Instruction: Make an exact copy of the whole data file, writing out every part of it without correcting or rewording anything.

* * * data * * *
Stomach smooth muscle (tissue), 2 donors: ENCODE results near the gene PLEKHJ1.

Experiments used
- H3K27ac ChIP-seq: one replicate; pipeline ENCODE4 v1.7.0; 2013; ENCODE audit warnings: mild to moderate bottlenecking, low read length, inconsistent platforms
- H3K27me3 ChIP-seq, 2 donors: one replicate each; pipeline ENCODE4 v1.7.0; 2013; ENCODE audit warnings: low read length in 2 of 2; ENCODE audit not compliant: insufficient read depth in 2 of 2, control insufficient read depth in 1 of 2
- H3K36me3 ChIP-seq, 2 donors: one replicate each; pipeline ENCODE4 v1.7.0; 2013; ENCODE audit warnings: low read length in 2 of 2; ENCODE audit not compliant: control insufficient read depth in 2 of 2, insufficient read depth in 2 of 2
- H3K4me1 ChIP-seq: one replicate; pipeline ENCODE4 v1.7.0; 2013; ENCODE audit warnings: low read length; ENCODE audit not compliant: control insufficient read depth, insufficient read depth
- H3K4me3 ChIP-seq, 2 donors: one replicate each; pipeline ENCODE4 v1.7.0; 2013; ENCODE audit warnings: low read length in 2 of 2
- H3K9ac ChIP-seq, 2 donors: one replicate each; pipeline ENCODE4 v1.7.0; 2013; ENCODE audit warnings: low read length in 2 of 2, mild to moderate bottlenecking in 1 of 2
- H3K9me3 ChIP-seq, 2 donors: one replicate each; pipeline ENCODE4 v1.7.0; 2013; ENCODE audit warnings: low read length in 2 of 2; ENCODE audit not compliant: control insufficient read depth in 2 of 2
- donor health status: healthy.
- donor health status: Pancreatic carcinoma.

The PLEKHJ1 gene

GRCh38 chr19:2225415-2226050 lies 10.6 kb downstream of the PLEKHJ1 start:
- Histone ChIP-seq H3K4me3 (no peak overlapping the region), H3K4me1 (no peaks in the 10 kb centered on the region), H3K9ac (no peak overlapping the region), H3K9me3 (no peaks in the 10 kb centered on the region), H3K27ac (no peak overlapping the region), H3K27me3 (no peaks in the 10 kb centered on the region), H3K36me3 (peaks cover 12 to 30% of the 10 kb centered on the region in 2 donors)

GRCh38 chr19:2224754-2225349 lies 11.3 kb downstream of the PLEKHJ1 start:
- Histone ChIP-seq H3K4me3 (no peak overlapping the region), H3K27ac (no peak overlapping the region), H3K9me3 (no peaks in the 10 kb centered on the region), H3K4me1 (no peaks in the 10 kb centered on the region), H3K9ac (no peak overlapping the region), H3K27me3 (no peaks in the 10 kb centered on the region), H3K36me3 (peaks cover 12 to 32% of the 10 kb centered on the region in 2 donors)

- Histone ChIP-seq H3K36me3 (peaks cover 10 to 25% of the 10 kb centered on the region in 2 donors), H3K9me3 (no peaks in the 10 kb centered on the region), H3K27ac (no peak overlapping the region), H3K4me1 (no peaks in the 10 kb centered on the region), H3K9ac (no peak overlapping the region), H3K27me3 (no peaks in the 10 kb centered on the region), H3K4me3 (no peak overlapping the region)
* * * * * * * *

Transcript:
Stomach smooth muscle (tissue), 2 donors: ENCODE results near the gene PLEKHJ1.

Experiments used
- H3K27ac ChIP-seq: one replicate; pipeline ENCODE4 v1.7.0; 2013; ENCODE audit warnings: mild to moderate bottlenecking, low read length, inconsistent platforms
- H3K27me3 ChIP-seq, 2 donors: one replicate each; pipeline ENCODE4 v1.7.0; 2013; ENCODE audit warnings: low read length in 2 of 2; ENCODE audit not compliant: insufficient read depth in 2 of 2, control insufficient read depth in 1 of 2
- H3K36me3 ChIP-seq, 2 donors: one replicate each; pipeline ENCODE4 v1.7.0; 2013; ENCODE audit warnings: low read length in 2 of 2; ENCODE audit not compliant: control insufficient read depth in 2 of 2, insufficient read depth in 2 of 2
- H3K4me1 ChIP-seq: one replicate; pipeline ENCODE4 v1.7.0; 2013; ENCODE audit warnings: low read length; ENCODE audit not compliant: control insufficient read depth, insufficient read depth
- H3K4me3 ChIP-seq, 2 donors: one replicate each; pipeline ENCODE4 v1.7.0; 2013; ENCODE audit warnings: low read length in 2 of 2
- H3K9ac ChIP-seq, 2 donors: one replicate each; pipeline ENCODE4 v1.7.0; 2013; ENCODE audit warnings: low read length in 2 of 2, mild to moderate bottlenecking in 1 of 2
- H3K9me3 ChIP-seq, 2 donors: one replicate each; pipeline ENCODE4 v1.7.0; 2013; ENCODE audit warnings: low read length in 2 of 2; ENCODE audit not compliant: control insufficient read depth in 2 of 2
- donor health status: healthy.
- donor health status: Pancreatic carcinoma.

The PLEKHJ1 gene

GRCh38 chr19:2225415-2226050 lies 10.6 kb downstream of the PLEKHJ1 start:
- Histone ChIP-seq H3K4me3 (no peak overlapping the region), H3K4me1 (no peaks in the 10 kb centered on the region), H3K9ac (no peak overlapping the region), H3K9me3 (no peaks in the 10 kb centered on the region), H3K27ac (no peak overlapping the region), H3K27me3 (no peaks in the 10 kb centered on the region), H3K36me3 (peaks cover 12 to 30% of the 10 kb centered on the region in 2 donors)

GRCh38 chr19:2224754-2225349 lies 11.3 kb downstream of the PLEKHJ1 start:
- Histone ChIP-seq H3K4me3 (no peak overlapping the region), H3K27ac (no peak overlapping the region), H3K9me3 (no peaks in the 10 kb centered on the region), H3K4me1 (no peaks in the 10 kb centered on the region), H3K9ac (no peak overlapping the region), H3K27me3 (no peaks in the 10 kb centered on the region), H3K36me3 (peaks cover 12 to 32% of the 10 kb centered on the region in 2 donors)

- Histone ChIP-seq H3K36me3 (peaks cover 10 to 25% of the 10 kb centered on the region in 2 donors), H3K9me3 (no peaks in the 10 kb centered on the region), H3K27ac (no peak overlapping the region), H3K4me1 (no peaks in the 10 kb centered on the region), H3K9ac (no peak overlapping the region), H3K27me3 (no peaks in the 10 kb centered on the region), H3K4me3 (no peak overlapping the region)